The Art of Project Management: Expert advice from experienced project managers in Silicon Valley, and around the world

How to Be a Successful New Leader

iStock_000007246830XSmall(This article is part of a series originally published in Japan by ALC Press English Journal, and is written in “Global English”. CLICK HERE to see the accompanying video, spoken in “Global English”.)

QUESTION: “I’ve just been promoted to leading a new team and don’t know where to start. What should I do first?”

ANSWER: Congratulations on your promotion! While a strong start is not a simple matter of following a recipe – we’re dealing with human beings, not baking cookies – here are four key areas important to a new leader’s success.

Build Trust. Your #1 priority is to build trusting relationships with each person on your team. The first questions people have about a new leader are “Who are you?” and “Why should I follow you?” Schedule a “Meet the New Leader” meeting and share highlights of your career. But don’t limit yourself to professional details. Talk about what matters to you. Reveal your authentic self and appropriate details of your personal life. This will help your team see you as a human being, not just “the boss”. Allow plenty of time for questions. If no one asks a question you can ask “What would you like to know about me?” and “What are your expectations of me?”

Listen. As a leader you don’t have to have all of the answers. You can learn a lot from your team. Schedule face-to-face meetings with each of your people. Gather their perspectives and get their advice on how you can best serve the needs of the team. You’ll also benefit from meeting with people your team needs to work with to be successful. Don’t let your organization’s boundaries limit you! Meet with suppliers and customers, and anyone else who interacts meaningfully with your team. Most importantly, remember that you have two ears and one mouth and use them in that ratio!

Establish Agreements. Effective teams take time to discuss what matters most to them, and establish clear agreements about how they work together. These agreements are guidelines that define acceptable and unacceptable behaviors. It’s not enough to achieve results – the Lehman Shock taught us that! The way people behave while achieving those results matters, too. Put these expectations in writing, and make sure everyone, including yourself, follows these standards of behavior.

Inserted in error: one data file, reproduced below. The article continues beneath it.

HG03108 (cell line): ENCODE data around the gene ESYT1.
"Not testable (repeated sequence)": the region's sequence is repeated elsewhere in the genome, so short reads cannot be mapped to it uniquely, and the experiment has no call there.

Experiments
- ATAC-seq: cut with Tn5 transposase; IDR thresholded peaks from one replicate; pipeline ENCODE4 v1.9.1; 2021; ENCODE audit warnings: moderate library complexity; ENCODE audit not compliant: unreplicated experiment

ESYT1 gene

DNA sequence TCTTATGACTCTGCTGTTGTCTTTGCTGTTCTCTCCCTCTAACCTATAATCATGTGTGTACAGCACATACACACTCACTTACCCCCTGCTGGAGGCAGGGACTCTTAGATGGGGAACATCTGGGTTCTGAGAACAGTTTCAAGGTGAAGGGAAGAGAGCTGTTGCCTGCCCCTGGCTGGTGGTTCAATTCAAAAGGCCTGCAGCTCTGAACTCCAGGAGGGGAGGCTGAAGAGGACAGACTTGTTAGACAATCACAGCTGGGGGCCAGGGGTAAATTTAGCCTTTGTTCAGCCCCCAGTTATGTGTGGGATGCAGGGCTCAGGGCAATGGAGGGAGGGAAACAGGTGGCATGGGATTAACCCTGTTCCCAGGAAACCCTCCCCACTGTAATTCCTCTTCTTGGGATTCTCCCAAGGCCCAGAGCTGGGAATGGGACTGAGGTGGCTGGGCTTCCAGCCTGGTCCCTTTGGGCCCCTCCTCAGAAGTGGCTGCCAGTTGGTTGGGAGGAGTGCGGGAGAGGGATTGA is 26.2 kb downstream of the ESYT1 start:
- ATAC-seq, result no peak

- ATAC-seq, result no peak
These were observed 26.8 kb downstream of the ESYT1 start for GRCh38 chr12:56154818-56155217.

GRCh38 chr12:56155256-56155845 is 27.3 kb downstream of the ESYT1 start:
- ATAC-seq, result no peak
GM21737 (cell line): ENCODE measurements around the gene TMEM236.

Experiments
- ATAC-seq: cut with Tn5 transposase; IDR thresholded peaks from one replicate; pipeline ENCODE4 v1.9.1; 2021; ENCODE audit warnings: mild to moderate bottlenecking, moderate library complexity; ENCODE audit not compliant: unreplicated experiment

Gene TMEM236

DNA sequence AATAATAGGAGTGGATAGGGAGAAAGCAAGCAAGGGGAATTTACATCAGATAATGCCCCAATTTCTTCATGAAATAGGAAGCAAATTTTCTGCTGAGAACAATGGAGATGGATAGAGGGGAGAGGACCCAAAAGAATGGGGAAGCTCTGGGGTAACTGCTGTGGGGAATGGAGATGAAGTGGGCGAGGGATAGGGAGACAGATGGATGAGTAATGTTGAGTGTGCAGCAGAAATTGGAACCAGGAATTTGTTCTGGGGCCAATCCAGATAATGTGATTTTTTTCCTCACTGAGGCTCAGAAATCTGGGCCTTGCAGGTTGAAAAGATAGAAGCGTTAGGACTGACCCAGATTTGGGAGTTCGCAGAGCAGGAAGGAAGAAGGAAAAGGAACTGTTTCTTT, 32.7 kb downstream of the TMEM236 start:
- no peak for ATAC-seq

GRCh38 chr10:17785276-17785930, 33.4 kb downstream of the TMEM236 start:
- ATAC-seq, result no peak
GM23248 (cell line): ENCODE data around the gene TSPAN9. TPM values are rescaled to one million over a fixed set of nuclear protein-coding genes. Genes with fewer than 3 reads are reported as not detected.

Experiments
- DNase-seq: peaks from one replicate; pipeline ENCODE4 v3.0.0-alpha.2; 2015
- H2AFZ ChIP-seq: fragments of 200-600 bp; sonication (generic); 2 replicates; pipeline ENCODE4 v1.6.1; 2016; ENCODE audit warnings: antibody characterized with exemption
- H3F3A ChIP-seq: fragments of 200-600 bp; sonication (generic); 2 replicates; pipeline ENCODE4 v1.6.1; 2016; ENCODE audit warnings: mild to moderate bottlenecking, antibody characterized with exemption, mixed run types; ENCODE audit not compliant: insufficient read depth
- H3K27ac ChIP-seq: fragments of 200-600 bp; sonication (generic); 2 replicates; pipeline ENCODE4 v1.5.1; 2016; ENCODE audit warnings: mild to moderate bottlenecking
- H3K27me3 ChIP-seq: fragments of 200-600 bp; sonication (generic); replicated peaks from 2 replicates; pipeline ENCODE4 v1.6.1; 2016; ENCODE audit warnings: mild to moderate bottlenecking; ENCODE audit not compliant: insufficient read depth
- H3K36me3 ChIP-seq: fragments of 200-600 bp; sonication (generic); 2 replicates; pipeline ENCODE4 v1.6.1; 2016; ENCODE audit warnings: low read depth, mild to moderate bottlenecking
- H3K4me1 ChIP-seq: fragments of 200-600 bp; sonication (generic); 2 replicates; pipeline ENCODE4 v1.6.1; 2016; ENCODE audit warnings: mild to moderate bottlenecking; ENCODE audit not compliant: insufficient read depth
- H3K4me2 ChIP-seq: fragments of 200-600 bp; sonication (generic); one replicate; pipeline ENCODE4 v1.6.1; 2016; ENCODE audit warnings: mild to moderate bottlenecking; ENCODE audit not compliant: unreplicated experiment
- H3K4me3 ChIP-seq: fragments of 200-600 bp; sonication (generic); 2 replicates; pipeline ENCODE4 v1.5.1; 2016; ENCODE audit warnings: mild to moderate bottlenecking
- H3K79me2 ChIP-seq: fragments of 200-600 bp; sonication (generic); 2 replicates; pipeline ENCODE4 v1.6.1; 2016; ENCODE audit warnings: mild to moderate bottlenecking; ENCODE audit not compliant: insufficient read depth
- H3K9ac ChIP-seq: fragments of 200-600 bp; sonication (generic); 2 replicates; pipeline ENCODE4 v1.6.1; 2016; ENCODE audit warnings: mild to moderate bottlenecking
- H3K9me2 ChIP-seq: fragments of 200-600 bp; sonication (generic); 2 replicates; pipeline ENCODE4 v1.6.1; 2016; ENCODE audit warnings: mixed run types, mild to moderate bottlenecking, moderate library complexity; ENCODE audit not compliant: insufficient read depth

Clarify Why, Who and What Before How. Help your team clarify WHY your team exists, WHO you serve, and WHAT are your goals and measures of success. Figuring out HOW to be successful before clarifying why, who, and what, is like jumping into a taxi and shouting “Go! Go! As fast as you can!” before telling the driver our desired destination.

Business is a team sport. Leading a team is both a great honor and an enormous responsibility. The most effective leaders don’t wield their power, they serve their team with humility and respect. Good luck, and enjoy!


About the Author

Kimberly Wiefling is the author of one of the top project management books in the US, "Scrappy Project Management - The 12 Predictable and Avoidable Pitfalls Every Project Faces", and the founder of Wiefling Consulting, LLC, a scrappy global consulting enterprise committed to enabling her clients to achieve highly unlikely or darn near impossible results, predictably and repeatedly. Her work focuses on keynote speaking and workshops on practical and sensible business leadership and project/program management scaled for the size of the company and the project. She has worked with companies of all sizes, including one-person ventures and those in the Fortune 500, and she has helped to launch and grow more than half a dozen startups, a few of which are reaping excellent profits at this very moment. She spends about half of her time working with Japan-based companies that are committed to developing truly global leaders. Kimberly holds a B.S. in Chemistry and Physics from Wright State University and a M.S. in Physics from Case Institute. She spent 10 years at HP working in product development project management and engineering leadership. She worked with several startups, including a Xerox Parc spinoff where she was the VP of Program Management. In 2001 she launched her consulting practice and never looked back. She holds a certificate in project management through UC Santa Cruz Extension, where she is an instructor in the Project and Program Management Certificate Program. Kimberly spends about half of her time facilitating leadership, communication and execution excellence workshops for leaders of Japanese companies committed to becoming truly global. Thousands of people have viewed the hysterical video documenting the final phase of completing her book at You can reach her via email at
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